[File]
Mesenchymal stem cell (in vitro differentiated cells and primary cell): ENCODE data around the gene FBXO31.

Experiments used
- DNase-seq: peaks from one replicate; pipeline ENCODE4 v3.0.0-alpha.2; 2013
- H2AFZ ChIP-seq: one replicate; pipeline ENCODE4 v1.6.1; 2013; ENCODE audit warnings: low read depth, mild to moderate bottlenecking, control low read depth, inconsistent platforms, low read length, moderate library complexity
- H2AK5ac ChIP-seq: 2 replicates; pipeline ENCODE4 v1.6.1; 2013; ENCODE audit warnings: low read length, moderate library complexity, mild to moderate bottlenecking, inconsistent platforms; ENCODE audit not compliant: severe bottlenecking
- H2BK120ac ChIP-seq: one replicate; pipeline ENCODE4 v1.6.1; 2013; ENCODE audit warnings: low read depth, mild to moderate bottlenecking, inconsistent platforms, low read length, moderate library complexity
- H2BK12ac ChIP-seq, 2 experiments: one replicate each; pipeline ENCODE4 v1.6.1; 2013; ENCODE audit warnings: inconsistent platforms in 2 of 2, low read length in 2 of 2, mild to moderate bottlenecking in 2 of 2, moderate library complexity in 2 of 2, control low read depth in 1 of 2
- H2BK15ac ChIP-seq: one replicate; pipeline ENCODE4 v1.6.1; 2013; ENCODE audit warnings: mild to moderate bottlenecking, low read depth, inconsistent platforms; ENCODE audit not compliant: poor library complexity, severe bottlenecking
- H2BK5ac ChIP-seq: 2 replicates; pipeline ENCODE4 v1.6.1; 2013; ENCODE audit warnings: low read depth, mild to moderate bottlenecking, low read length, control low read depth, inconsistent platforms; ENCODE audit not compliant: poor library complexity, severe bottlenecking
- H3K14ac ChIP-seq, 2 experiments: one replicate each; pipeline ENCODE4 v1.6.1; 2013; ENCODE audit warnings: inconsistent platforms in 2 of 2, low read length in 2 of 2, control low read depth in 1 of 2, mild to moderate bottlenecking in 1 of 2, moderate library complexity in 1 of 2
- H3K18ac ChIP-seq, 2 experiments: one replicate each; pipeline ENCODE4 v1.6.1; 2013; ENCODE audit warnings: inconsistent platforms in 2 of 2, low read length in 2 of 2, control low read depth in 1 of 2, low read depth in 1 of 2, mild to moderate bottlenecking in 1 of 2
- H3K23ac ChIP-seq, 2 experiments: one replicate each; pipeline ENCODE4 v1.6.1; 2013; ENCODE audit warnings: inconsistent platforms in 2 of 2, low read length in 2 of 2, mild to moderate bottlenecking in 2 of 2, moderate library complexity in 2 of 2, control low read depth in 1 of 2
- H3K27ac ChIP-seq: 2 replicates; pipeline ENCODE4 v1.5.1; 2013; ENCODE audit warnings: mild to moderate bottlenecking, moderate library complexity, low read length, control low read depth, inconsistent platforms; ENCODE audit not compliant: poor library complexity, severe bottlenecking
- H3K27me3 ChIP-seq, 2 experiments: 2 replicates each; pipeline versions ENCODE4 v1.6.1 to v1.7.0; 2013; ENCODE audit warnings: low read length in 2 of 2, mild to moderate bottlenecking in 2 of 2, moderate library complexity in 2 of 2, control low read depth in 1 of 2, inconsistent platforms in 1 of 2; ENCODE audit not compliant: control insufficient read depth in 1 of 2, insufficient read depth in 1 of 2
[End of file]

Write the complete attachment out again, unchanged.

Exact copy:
Mesenchymal stem cell (in vitro differentiated cells and primary cell): ENCODE data around the gene FBXO31.

Experiments used
- DNase-seq: peaks from one replicate; pipeline ENCODE4 v3.0.0-alpha.2; 2013
- H2AFZ ChIP-seq: one replicate; pipeline ENCODE4 v1.6.1; 2013; ENCODE audit warnings: low read depth, mild to moderate bottlenecking, control low read depth, inconsistent platforms, low read length, moderate library complexity
- H2AK5ac ChIP-seq: 2 replicates; pipeline ENCODE4 v1.6.1; 2013; ENCODE audit warnings: low read length, moderate library complexity, mild to moderate bottlenecking, inconsistent platforms; ENCODE audit not compliant: severe bottlenecking
- H2BK120ac ChIP-seq: one replicate; pipeline ENCODE4 v1.6.1; 2013; ENCODE audit warnings: low read depth, mild to moderate bottlenecking, inconsistent platforms, low read length, moderate library complexity
- H2BK12ac ChIP-seq, 2 experiments: one replicate each; pipeline ENCODE4 v1.6.1; 2013; ENCODE audit warnings: inconsistent platforms in 2 of 2, low read length in 2 of 2, mild to moderate bottlenecking in 2 of 2, moderate library complexity in 2 of 2, control low read depth in 1 of 2
- H2BK15ac ChIP-seq: one replicate; pipeline ENCODE4 v1.6.1; 2013; ENCODE audit warnings: mild to moderate bottlenecking, low read depth, inconsistent platforms; ENCODE audit not compliant: poor library complexity, severe bottlenecking
- H2BK5ac ChIP-seq: 2 replicates; pipeline ENCODE4 v1.6.1; 2013; ENCODE audit warnings: low read depth, mild to moderate bottlenecking, low read length, control low read depth, inconsistent platforms; ENCODE audit not compliant: poor library complexity, severe bottlenecking
- H3K14ac ChIP-seq, 2 experiments: one replicate each; pipeline ENCODE4 v1.6.1; 2013; ENCODE audit warnings: inconsistent platforms in 2 of 2, low read length in 2 of 2, control low read depth in 1 of 2, mild to moderate bottlenecking in 1 of 2, moderate library complexity in 1 of 2
- H3K18ac ChIP-seq, 2 experiments: one replicate each; pipeline ENCODE4 v1.6.1; 2013; ENCODE audit warnings: inconsistent platforms in 2 of 2, low read length in 2 of 2, control low read depth in 1 of 2, low read depth in 1 of 2, mild to moderate bottlenecking in 1 of 2
- H3K23ac ChIP-seq, 2 experiments: one replicate each; pipeline ENCODE4 v1.6.1; 2013; ENCODE audit warnings: inconsistent platforms in 2 of 2, low read length in 2 of 2, mild to moderate bottlenecking in 2 of 2, moderate library complexity in 2 of 2, control low read depth in 1 of 2
- H3K27ac ChIP-seq: 2 replicates; pipeline ENCODE4 v1.5.1; 2013; ENCODE audit warnings: mild to moderate bottlenecking, moderate library complexity, low read length, control low read depth, inconsistent platforms; ENCODE audit not compliant: poor library complexity, severe bottlenecking
- H3K27me3 ChIP-seq, 2 experiments: 2 replicates each; pipeline versions ENCODE4 v1.6.1 to v1.7.0; 2013; ENCODE audit warnings: low read length in 2 of 2, mild to moderate bottlenecking in 2 of 2, moderate library complexity in 2 of 2, control low read depth in 1 of 2, inconsistent platforms in 1 of 2; ENCODE audit not compliant: control insufficient read depth in 1 of 2, insufficient read depth in 1 of 2